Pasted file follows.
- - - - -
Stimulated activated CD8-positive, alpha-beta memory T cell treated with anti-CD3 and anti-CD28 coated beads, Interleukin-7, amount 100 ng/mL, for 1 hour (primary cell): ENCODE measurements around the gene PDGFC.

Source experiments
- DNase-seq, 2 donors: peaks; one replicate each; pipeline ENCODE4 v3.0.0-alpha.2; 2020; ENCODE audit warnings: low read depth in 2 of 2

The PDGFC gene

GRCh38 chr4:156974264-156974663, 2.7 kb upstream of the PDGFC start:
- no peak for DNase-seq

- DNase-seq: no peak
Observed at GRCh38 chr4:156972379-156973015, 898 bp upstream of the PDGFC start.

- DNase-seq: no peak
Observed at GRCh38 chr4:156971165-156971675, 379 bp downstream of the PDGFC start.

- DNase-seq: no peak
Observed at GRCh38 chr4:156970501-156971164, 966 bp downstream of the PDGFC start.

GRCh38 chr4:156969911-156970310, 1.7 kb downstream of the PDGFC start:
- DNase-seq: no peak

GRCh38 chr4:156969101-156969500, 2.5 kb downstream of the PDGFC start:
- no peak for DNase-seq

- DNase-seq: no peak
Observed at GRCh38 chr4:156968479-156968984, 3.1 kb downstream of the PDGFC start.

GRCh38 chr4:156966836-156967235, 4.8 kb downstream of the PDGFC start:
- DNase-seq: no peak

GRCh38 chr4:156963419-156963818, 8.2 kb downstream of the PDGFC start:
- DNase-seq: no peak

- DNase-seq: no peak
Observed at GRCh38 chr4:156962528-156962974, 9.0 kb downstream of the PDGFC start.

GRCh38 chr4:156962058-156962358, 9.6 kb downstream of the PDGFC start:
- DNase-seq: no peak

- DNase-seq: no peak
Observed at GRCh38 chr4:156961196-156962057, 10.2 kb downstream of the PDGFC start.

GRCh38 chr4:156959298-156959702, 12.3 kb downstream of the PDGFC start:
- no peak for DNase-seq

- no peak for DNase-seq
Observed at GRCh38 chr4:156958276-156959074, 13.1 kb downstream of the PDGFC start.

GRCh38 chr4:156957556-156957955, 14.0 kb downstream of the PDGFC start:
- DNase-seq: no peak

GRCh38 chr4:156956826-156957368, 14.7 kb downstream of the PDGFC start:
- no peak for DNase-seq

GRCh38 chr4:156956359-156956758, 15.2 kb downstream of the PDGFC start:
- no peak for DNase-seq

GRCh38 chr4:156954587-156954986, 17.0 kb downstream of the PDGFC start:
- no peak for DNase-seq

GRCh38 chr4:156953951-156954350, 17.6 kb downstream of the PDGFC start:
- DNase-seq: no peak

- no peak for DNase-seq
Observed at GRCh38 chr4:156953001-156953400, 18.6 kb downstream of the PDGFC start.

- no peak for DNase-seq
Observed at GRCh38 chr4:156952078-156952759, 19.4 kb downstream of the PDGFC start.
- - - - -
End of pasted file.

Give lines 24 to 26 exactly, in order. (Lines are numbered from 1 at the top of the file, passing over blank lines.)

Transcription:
Observed at GRCh38 chr4:156962528-156962974, 9.0 kb downstream of the PDGFC start.

GRCh38 chr4:156962058-156962358, 9.6 kb downstream of the PDGFC start:
- DNase-seq: no peak